Reader Stephen Shipman found the JAMA—prestigious journal!—peer-reviewed note “Science Denial and COVID Conspiracy Theories: Potential Neurological Mechanisms and Possible Responses” by Bruth Miller.
Let’s don’t breeze by that KGB-style subtitle: Potential Neurological Mechanisms why people might deny items on the list of Official Beliefs, or why people offer alternate causal explanations for these beliefs, might be explained, says Miller, by “Neurological Mechanisms”—which is to say, bad brains.
Passing off critics as neurologically damaged, and therefore in need of caring, loving, possibly confined, treatment, sure is easier than successfully rebutting criticisms.
The opening paragraph is a wonder, especially considering the paper’s date, 2 November 2020. Here’s most of it.
The US public health response to coronavirus disease 2019 (COVID-19) has been dismal, characterized by antimask behavior, antivaccine beliefs, conspiracy theories about the origins of COVID-19, and vocal support by elected officials for unproven therapies. Less than half of the people in the US heed health recommendations to wear a mask when out in public. Antiscience rhetoric has consequences. While only 4% of the world’s population resides in the US, the US has accounted for 20% of the world’s deaths related to COVID-19 and has performed less well than several other wealthy nations.
Not wearing a mask is “antiscience”? What about all the old-school, and even some new-school, science that recommends against masks? Like this and this? Doesn’t count, presumably because that science was done before Official Science became fully woke. Or maybe because science that doesn’t fit official narratives is ruled invalid.
As far as the US death count goes, yes, amen, it is damn curious. It can’t be high because a few people on the internet are posting evidence showing masks don’t work. Take NYC, where mask usage is 98%+, and has been for months. Yet people still die, though at decreasing rates.
On the other hand, Florida, which doesn’t have lockdowns or mask mandates, and California, which does, have similar relative deaths. Curious.
This suggests Americans are older and unhealthier, not science denying. Denying science, and even supposing the origin of the coronadoom is entirely natural, denying that and insisting on Chinese misbehavior, can’t make you more susceptible to catching a bug. What possibly causal mechanism can this Miller have in mind that ties denial and death?
Answer: none. Because there is none. If anything, people who think the doom is a plot are likely to be more careful than those who think science will save them. Miller just can’t stomach people out of his social circles doubting his word, an increasing emotion among our elites.
As far as those origins of the doom go, he said this, recalling this was three months ago: “15% among those with some postgraduate training endorsed” the idea “that COVID-19 was planned”. Some 48% of folks outside Miller’s class thought the same.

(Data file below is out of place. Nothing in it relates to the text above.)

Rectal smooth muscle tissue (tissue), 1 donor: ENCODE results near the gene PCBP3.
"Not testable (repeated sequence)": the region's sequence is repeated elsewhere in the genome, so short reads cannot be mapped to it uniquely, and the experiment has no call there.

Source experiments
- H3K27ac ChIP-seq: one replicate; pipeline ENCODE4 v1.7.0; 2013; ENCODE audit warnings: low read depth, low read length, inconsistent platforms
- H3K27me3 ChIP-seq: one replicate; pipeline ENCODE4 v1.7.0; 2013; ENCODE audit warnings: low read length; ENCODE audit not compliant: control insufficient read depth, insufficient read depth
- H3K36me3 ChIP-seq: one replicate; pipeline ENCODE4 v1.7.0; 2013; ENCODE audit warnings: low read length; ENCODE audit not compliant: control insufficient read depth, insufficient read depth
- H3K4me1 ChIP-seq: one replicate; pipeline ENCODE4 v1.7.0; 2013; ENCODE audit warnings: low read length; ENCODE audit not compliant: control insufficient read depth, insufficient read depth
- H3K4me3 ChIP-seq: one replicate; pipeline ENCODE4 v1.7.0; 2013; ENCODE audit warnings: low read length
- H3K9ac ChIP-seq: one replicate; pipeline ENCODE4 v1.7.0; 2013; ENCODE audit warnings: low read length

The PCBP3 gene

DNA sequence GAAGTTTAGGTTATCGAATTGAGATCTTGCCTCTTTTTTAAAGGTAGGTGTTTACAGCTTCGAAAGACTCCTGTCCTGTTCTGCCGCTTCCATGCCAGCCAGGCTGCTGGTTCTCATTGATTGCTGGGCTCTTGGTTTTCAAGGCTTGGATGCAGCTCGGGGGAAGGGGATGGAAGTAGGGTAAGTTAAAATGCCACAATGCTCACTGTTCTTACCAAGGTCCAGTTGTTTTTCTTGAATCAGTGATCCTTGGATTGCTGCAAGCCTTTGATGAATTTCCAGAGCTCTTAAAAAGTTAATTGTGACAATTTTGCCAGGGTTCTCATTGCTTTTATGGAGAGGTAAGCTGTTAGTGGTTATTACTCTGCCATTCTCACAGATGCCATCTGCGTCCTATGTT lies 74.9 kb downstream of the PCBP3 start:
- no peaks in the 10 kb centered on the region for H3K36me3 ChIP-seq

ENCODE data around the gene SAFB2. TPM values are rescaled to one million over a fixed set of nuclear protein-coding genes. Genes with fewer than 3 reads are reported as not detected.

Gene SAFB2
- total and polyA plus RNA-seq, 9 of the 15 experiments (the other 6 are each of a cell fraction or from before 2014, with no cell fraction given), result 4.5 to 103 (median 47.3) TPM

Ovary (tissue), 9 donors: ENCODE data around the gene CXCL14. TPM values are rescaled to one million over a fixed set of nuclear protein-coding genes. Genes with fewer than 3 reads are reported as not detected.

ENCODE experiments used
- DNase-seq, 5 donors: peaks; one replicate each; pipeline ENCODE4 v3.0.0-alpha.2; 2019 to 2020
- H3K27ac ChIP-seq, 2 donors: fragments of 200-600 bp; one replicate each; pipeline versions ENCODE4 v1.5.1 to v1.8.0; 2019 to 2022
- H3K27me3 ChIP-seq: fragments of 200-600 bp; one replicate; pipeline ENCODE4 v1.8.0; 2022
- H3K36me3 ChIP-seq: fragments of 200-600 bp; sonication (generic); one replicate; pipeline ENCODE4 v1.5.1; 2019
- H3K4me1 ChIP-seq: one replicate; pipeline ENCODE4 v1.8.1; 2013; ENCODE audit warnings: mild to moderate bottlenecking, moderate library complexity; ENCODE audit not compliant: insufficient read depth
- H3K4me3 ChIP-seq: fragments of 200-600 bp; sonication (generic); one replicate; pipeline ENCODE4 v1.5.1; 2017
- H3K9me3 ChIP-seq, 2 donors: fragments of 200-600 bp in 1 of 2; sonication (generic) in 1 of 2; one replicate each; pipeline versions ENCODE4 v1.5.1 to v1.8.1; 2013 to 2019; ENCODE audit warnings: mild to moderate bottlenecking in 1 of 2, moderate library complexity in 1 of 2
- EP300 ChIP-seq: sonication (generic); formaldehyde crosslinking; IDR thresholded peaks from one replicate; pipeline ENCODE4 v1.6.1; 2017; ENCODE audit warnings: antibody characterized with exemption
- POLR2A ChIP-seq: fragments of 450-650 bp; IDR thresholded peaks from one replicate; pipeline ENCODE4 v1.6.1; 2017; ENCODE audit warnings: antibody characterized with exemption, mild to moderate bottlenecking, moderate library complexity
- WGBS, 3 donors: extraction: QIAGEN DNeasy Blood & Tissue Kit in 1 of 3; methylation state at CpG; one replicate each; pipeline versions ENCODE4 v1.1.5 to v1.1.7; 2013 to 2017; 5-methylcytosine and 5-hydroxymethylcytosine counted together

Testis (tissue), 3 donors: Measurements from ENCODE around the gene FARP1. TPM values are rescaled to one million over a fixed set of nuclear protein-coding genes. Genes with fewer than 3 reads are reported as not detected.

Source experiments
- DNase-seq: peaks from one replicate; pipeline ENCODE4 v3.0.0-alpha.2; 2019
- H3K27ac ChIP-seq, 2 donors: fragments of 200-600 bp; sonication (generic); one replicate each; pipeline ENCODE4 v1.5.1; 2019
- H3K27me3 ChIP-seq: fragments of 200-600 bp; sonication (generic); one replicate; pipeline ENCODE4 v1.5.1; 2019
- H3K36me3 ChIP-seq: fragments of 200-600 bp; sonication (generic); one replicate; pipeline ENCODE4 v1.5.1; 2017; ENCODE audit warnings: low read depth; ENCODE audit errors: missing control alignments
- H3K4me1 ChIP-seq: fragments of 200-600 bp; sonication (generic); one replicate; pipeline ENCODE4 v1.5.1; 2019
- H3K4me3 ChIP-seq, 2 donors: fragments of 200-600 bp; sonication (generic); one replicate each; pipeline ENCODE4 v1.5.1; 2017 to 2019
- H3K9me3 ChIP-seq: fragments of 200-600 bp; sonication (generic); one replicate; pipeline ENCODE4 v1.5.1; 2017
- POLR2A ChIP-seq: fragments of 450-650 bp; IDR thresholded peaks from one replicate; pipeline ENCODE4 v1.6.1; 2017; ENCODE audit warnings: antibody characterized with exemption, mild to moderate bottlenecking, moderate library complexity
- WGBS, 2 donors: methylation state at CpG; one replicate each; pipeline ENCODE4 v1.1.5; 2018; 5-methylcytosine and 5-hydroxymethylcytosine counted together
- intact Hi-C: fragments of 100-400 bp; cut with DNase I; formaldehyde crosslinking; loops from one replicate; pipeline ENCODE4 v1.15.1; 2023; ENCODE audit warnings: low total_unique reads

Now scientists have been known to soup-up bugs to study what it would be like if those souped-up bugs were to get loose and cause—wait for it, wait for it—pandemics. Scientists are not required to read Mary Shelley. There isn’t much, or any, evidence China released the doom intentionally, but there’s plenty it got out by accident, a not-at-all-implausible explanation.
Don’t worry. The other bugs scientists study the world over, like ebola^2, can’t escape.
Skip all that, and peer into this:
Beliefs grounded in false information, just like those grounded in truth, have neural origins and reflect connections in dedicated brain circuits. Individuals are organized to hold beliefs and to evaluate their merit based on facts and experiences. Studies of neurodegenerative disorders that target selective brain networks shed light on the neural mechanisms that underlie the creation and sustenance of beliefs that are not based in reality.
You can’t help but be a dumbass, says Miller, because of your dedicated brain circuits.
“False beliefs are common in neurodegenerative disorders,” says Miller, caused by “faulty prefrontal systems”. Indeed, quoting papers suggesting the ineffectiveness of masks is like those who have “Capgras syndrome, the false belief that a loved one has been replaced by an impostor.”
Is that the same as when a person wrongly believes hacks are quality scientists?
How do we bypass dedicated brain circuits and faulty prefrontal systems and turn those who couldn’t help but believe falsities into science-loving upright citizens?
Education! “Developing frontal circuitry to support the process of reasoning is part of education and science literacy and stands at the core of a healthy democracy.”
Miller doesn’t say how forcing people to watch boring videos will fix their screwed up brains, but I’m sure he must be right that it can. Because Miller is a scientist.
Subscribe or donate to support this site and its wholly independent host using credit card or PayPal click here